All of which is very upsetting to a group in Bahrain called "The Bahrain Society Against Normalisation with the Zionist Enemy." They are protesting the decision of the Bahraini authorities to close, in 2006, the local anti-Israel boycott office as a consequence of the free-trade agreement which the Gulf state concluded with the US. That stipulation stemmed from robust US legislation against the Arab League boycott as well as a more basic realization that free trade and boycotts aren't really compatible.

According to a spokesman for Anti-Normalizers, Abdulla Abdulmalik, closing the boycott office means the following:

"Israeli products won't rush into the country as soon as the office is shut, but closing it is the first step in building Zionist trade and diplomatic relations and soon we'll see Israelis living among us…The Bahraini public is trying its best to fight this Zionist cancer, but our weak Arab governments are caving in to America's requests and agreeing to its every demand."

Revolting as Abdulmalik's sentiments are, we should be grateful to him for providing clarity on exactly the point where his mealy-mouthed equivalents in the west equivocate. This is the purpose of boycotting: to make the boycotter feel clean. The fact that Abdulmalik expresses himself in terms that would be familiar to a Nazi rag - we don't want them living among us, they are a cancer - merely underlines his honesty.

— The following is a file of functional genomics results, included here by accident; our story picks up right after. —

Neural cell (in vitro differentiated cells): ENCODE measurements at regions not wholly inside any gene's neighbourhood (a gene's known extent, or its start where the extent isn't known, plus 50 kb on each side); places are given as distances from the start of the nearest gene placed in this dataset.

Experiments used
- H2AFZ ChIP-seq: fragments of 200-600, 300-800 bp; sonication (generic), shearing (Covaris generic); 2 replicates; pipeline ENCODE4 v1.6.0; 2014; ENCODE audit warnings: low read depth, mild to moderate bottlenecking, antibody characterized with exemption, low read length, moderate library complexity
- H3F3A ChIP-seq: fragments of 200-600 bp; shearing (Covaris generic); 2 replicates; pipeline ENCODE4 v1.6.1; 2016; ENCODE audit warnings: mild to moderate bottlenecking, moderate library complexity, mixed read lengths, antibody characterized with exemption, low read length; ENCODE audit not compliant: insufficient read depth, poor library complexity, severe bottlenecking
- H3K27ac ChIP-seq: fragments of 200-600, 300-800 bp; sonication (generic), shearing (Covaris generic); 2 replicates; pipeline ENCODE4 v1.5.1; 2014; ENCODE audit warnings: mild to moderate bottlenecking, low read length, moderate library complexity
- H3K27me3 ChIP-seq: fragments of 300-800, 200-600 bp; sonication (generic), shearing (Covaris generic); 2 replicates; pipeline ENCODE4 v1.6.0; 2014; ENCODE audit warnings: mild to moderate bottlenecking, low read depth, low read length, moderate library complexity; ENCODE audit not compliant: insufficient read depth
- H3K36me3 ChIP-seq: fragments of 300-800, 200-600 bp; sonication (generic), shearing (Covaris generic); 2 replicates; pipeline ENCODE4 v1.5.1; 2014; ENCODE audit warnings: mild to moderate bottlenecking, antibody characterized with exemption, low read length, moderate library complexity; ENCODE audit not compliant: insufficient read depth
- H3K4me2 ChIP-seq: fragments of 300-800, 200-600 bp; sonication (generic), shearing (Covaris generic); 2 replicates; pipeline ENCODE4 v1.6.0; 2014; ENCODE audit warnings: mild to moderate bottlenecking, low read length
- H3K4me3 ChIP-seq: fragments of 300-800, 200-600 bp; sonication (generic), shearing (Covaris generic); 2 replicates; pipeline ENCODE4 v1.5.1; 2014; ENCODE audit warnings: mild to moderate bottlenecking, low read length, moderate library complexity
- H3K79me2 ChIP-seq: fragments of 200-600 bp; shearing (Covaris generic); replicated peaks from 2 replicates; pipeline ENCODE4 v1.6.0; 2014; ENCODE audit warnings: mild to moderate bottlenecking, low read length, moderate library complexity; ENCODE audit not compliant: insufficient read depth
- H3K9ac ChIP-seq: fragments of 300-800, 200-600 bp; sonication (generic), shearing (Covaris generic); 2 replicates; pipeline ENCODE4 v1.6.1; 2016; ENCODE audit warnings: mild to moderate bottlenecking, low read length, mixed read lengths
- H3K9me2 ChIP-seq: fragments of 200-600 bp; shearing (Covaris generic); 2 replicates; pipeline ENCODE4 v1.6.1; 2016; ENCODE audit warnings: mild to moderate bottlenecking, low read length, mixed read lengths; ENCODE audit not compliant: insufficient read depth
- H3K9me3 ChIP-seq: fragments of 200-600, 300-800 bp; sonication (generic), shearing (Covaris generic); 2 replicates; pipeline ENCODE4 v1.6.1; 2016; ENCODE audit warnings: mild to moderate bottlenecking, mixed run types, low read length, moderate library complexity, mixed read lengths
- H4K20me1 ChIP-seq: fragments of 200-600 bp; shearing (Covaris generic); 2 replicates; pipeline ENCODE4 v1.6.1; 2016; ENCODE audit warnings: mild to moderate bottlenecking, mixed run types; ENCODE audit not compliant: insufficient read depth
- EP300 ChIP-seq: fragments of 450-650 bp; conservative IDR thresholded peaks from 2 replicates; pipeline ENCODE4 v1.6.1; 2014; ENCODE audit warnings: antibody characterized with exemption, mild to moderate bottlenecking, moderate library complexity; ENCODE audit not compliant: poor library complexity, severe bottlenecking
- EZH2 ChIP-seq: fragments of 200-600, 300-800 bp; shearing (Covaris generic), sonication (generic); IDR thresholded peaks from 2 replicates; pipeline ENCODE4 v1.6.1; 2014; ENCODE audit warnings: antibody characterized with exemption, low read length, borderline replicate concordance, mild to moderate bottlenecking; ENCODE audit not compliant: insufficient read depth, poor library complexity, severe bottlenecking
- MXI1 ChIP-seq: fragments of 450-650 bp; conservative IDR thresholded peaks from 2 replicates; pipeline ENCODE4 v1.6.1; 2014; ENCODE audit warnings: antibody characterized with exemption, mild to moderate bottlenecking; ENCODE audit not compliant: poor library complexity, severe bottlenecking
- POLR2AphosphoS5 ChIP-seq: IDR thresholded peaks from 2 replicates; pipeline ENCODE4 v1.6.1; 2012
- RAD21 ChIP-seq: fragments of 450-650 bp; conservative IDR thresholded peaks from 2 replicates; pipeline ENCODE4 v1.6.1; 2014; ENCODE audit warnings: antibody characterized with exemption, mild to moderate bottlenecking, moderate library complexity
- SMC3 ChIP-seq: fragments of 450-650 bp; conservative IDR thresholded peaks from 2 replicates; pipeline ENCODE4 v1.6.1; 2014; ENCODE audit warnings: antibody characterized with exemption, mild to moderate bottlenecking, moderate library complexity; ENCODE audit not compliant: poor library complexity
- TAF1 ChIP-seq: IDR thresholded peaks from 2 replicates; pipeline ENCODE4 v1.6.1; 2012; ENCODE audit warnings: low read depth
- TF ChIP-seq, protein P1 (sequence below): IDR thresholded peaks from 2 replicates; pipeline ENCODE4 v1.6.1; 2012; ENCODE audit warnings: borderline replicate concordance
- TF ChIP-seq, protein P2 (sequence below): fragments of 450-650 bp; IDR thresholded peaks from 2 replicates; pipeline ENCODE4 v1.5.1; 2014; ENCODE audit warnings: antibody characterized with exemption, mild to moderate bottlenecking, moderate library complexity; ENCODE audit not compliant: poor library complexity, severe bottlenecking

Which brings me to Britain's University and College Union. As in 2007, the 2008 boycott motion apparently includes a line which deems that criticism of Israel can never be antisemitic. Abdulmalik's statement and, indeed, the whole sorry history of the Arab boycott demonstrates that when such "criticism" is expressed in the form of a boycott, it invariably is antisemitic, both in intent and in effect.

Let me conclude with a quote from Eve Garrard, in her Z Word essay on the academic boycott. Because this says it all:

"Any boycott is a call for ostracism, exclusion and punishment. The boycott proposal encouraged antisemitic views and attitudes partly because this content - the demand for ostracism and exclusion - mapped so neatly onto traditional antisemitic goals and practices. (And here, perhaps, we do find some truth in the claim that Israel is being selected for boycott because it's most likely to work with her. Insofar as the aim of a boycott is to encourage hostility to and rejection of its target, then this is indeed most likely to be effective with Israel, since there is already a space in our culture for just that rejection of and hostility towards Jews.)"

Ben Cohen,


Copyright - Original materials copyright (c) by the authors.


More on the "Palestinian Refugees"


Why did Arabs leave the new State of Israel?

The vexing question of the "Palestinian Refugees"  is one of the perennial open sores of the conflict between Israel and the Palestinian Arabs. The Palestinians left their homes in 1947-48 for a variety of reasons. Thousands of wealthy Arabs left in anticipation of a war, thousands more responded to Arab leaders' calls to get out of the way of the advancing armies, a handful were expelled, but most simply fled to avoid being caught in the cross fire of a battle. Tragically, had the Arabs accepted the 1947 UN resolution, not a single Palestinian would have become a refugee and an independent Arab state would now exist beside Israel.

There are now claims from Arab sources that millions of Palestinians were pushed off their land by the Zionists, then expelled by the new State of Israel in the War of Independence in 1948, followed by similar Israeli policies that continue today. What is the truth of these claims?